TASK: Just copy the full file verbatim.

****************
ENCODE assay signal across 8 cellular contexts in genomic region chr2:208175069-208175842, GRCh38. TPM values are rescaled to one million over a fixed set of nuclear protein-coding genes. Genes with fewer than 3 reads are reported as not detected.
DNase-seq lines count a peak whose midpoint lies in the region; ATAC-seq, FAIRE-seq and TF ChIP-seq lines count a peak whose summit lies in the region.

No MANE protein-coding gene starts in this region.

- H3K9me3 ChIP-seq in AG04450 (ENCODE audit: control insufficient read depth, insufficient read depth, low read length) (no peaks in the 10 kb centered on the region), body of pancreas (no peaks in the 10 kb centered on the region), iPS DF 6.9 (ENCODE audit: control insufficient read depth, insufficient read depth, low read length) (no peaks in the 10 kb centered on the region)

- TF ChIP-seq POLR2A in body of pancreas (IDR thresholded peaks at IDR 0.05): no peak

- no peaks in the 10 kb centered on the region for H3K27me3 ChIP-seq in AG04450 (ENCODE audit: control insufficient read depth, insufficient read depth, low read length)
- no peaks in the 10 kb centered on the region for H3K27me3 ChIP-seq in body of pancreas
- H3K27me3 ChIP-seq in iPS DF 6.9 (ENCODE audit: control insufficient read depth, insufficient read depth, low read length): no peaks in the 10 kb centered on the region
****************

ENCODE assay signal across 8 cellular contexts in genomic region chr2:208175069-208175842, GRCh38. TPM values are rescaled to one million over a fixed set of nuclear protein-coding genes. Genes with fewer than 3 reads are reported as not detected.
DNase-seq lines count a peak whose midpoint lies in the region; ATAC-seq, FAIRE-seq and TF ChIP-seq lines count a peak whose summit lies in the region.

No MANE protein-coding gene starts in this region.

- H3K9me3 ChIP-seq in AG04450 (ENCODE audit: control insufficient read depth, insufficient read depth, low read length) (no peaks in the 10 kb centered on the region), body of pancreas (no peaks in the 10 kb centered on the region), iPS DF 6.9 (ENCODE audit: control insufficient read depth, insufficient read depth, low read length) (no peaks in the 10 kb centered on the region)

- TF ChIP-seq POLR2A in body of pancreas (IDR thresholded peaks at IDR 0.05): no peak

- no peaks in the 10 kb centered on the region for H3K27me3 ChIP-seq in AG04450 (ENCODE audit: control insufficient read depth, insufficient read depth, low read length)
- no peaks in the 10 kb centered on the region for H3K27me3 ChIP-seq in body of pancreas
- H3K27me3 ChIP-seq in iPS DF 6.9 (ENCODE audit: control insufficient read depth, insufficient read depth, low read length): no peaks in the 10 kb centered on the region